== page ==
• The factory sights are good. The front sight post is a little thick and I’d like either for it to be thinner or the rear sight’s notch to be wider. There is some air-space in the notch when properly lined up, but not as much as I’d like. Still not bad for what they are. I do like that you get fiber front and flat black “target” rear.
  • Field striping was a pain. The barrel bushing was in there TIGHT and it took some work to get it in and out. In fact, we noticed that the gun felt a little tighter overall than the Kimber.
  • The trigger is the typical short-travel 1911 trigger, but it broke kinda heavy. I recall doing some group shooting and working a slow smooth trigger press and thinking “GEEZ, break already!!”  I’m not sure if it’s just heavy in general or just needs to be broken in. I will try a pull weight gauge if I can get my hands on one because I am curious what the pull weight is.
  • 10 round Chip McCormick power mags are nice. 🙂
  • Monarch ammo at Academy is about the cheapest .45 ACP ammo I can find anywhere, even online (when you factor in shipping). Yes, collected all the brass from today so I can eventually reload .45.

All in all, I like the gun. I can already see things I’d want to change and look for in my second 1911. 🙂

I’m still not 100% sure if I’ll do anything more with this gun, like would I want to trick it out just enough to do “single stack” USPSA shooting? We’ll see. For now, if I can just get to the range more often to shoot, I’ll be happy.

BTW Tim, you are a much better shot than you give yourself credit for. 🙂

6 thoughts on “A new toy for Hsoi

  1. The range was nice outside of the drainage issues and the high price tag.

    I like my plastic gun it’s much easier to break down, I felt ridiculous trying to break down your Spartan. It was a good time and the people at Dawson topnotch.

    Thank you for the compliment, it’s easy to think you suck when you shoot with people like Karl and Roy. I beat on my sights for a while last night but I was unable to get the old ones off so I suppose Heritage will be seeing me soon.

    • Yeah, BOTW was a nice range and has a lot of potential. I do hope they will address the drainage issues, and perhaps as they pay off the debts maybe even lower the price… hell, make membership a one time fee with “unlimited” use and I’d be a LOT more willing to go there (instead of membership just being lower prices)… and heck, even if they could do something about all the rocks!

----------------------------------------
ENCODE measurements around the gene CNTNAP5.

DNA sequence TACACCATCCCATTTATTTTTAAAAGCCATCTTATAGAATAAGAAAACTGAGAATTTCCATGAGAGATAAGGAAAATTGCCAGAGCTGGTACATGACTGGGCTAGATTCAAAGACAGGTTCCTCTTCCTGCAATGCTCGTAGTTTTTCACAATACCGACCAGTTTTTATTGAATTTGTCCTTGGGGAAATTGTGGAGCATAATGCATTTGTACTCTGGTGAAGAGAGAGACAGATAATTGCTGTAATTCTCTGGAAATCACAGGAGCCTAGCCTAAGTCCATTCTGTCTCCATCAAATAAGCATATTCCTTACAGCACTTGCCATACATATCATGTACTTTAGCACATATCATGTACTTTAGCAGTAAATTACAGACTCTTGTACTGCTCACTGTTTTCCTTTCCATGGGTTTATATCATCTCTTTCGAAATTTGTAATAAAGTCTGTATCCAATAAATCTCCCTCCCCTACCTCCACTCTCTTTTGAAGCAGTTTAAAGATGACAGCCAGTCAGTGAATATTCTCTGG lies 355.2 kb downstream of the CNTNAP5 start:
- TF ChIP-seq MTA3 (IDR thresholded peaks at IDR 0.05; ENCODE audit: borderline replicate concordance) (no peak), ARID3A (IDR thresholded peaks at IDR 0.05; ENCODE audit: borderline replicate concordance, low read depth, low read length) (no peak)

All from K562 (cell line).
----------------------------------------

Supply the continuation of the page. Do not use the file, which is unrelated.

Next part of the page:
Breaking down the Spartan was crazy… and to me it’s well… like I commented on the other thread about internal locks: simple, but no simpler. Obviously we can simplify a bit more, by the way the plastic guns have come about.. it’s not such an ordeal, we don’t need external tools, etc..

      Tim, you may not be a Karl or a Roy, but you are better than you give yourself credit for. Sure, there’s things you can work on and improve (we all have such things), but just don’t short-change yourself. Shooting a 5-ish FAST drill isn’t shabby at all. 🙂

      • I agree a one time membership fee like ARC would be nice even if the fee was more than ARCs.

        Have you broken the gun down since yesterday?

        I want to beat Karl some day so that’s a good goal to I have but thanks again.

        • Haven’t broken down the gun yet. Been otherwise occupied.

          Goals are good; when the student beats the Master, something something Grasshopper. 🙂

  2. Does the Spartan have a full length guide rod? If so that would explain the difficulty, otherwise the 1911 is a breeze to disassemble. (Nevermind, I see that it does in the pics.)

    Interesting tidbit, the 1911 supplies it’s own tools. All you need aside from the gun itself is a GI type magazine. http://www.sightm1911.com/lib/tech/toolbox.htm

    Pretty neat feature actually. I think modern plastic guns are somewhat easier to field strip (although many require you to pull the trigger in order to do so), but a complete disassembly and reassembly is easier on the 1911, IMO. (Although I have yet to try the mainspring housing, haven’t had to.)

    I wish I had known you were coming out there. I shot a USPSA match there yesterday.

    • Full length guide rod, yes. The main reason it was tough to disassemble, I think, is because it’s new and everything’s just tight. I broke it down this morning to clean it and it wasn’t has hard to take apart nor reassemble. I figure another 1000 rounds through her, a couple more cleanings, she’ll be in better shape.

      Thanx for the toolbox link. Neat!